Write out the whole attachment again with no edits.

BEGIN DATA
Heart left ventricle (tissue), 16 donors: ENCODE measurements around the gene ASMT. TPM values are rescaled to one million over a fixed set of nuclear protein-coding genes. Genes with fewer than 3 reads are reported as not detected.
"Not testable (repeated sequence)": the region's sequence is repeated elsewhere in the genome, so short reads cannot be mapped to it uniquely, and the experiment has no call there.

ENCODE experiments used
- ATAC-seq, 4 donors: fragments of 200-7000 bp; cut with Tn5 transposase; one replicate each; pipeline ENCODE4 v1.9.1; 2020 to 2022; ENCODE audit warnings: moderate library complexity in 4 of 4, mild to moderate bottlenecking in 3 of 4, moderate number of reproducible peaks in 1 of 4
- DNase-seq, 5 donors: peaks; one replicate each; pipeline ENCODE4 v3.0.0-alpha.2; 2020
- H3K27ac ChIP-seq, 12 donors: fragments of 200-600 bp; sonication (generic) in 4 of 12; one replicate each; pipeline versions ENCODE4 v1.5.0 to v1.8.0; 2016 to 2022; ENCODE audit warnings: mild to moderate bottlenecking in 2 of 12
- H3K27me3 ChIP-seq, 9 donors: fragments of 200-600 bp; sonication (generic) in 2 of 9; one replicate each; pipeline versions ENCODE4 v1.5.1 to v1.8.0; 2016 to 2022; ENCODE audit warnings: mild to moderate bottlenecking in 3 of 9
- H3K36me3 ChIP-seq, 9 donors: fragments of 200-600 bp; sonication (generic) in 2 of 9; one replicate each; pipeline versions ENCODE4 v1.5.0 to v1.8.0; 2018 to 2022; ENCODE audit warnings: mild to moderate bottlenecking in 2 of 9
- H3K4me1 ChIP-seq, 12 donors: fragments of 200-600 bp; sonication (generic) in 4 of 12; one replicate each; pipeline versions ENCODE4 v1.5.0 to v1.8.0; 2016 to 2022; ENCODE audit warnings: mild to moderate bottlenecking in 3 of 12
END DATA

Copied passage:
Heart left ventricle (tissue), 16 donors: ENCODE measurements around the gene ASMT. TPM values are rescaled to one million over a fixed set of nuclear protein-coding genes. Genes with fewer than 3 reads are reported as not detected.
"Not testable (repeated sequence)": the region's sequence is repeated elsewhere in the genome, so short reads cannot be mapped to it uniquely, and the experiment has no call there.

ENCODE experiments used
- ATAC-seq, 4 donors: fragments of 200-7000 bp; cut with Tn5 transposase; one replicate each; pipeline ENCODE4 v1.9.1; 2020 to 2022; ENCODE audit warnings: moderate library complexity in 4 of 4, mild to moderate bottlenecking in 3 of 4, moderate number of reproducible peaks in 1 of 4
- DNase-seq, 5 donors: peaks; one replicate each; pipeline ENCODE4 v3.0.0-alpha.2; 2020
- H3K27ac ChIP-seq, 12 donors: fragments of 200-600 bp; sonication (generic) in 4 of 12; one replicate each; pipeline versions ENCODE4 v1.5.0 to v1.8.0; 2016 to 2022; ENCODE audit warnings: mild to moderate bottlenecking in 2 of 12
- H3K27me3 ChIP-seq, 9 donors: fragments of 200-600 bp; sonication (generic) in 2 of 9; one replicate each; pipeline versions ENCODE4 v1.5.1 to v1.8.0; 2016 to 2022; ENCODE audit warnings: mild to moderate bottlenecking in 3 of 9
- H3K36me3 ChIP-seq, 9 donors: fragments of 200-600 bp; sonication (generic) in 2 of 9; one replicate each; pipeline versions ENCODE4 v1.5.0 to v1.8.0; 2018 to 2022; ENCODE audit warnings: mild to moderate bottlenecking in 2 of 9
- H3K4me1 ChIP-seq, 12 donors: fragments of 200-600 bp; sonication (generic) in 4 of 12; one replicate each; pipeline versions ENCODE4 v1.5.0 to v1.8.0; 2016 to 2022; ENCODE audit warnings: mild to moderate bottlenecking in 3 of 12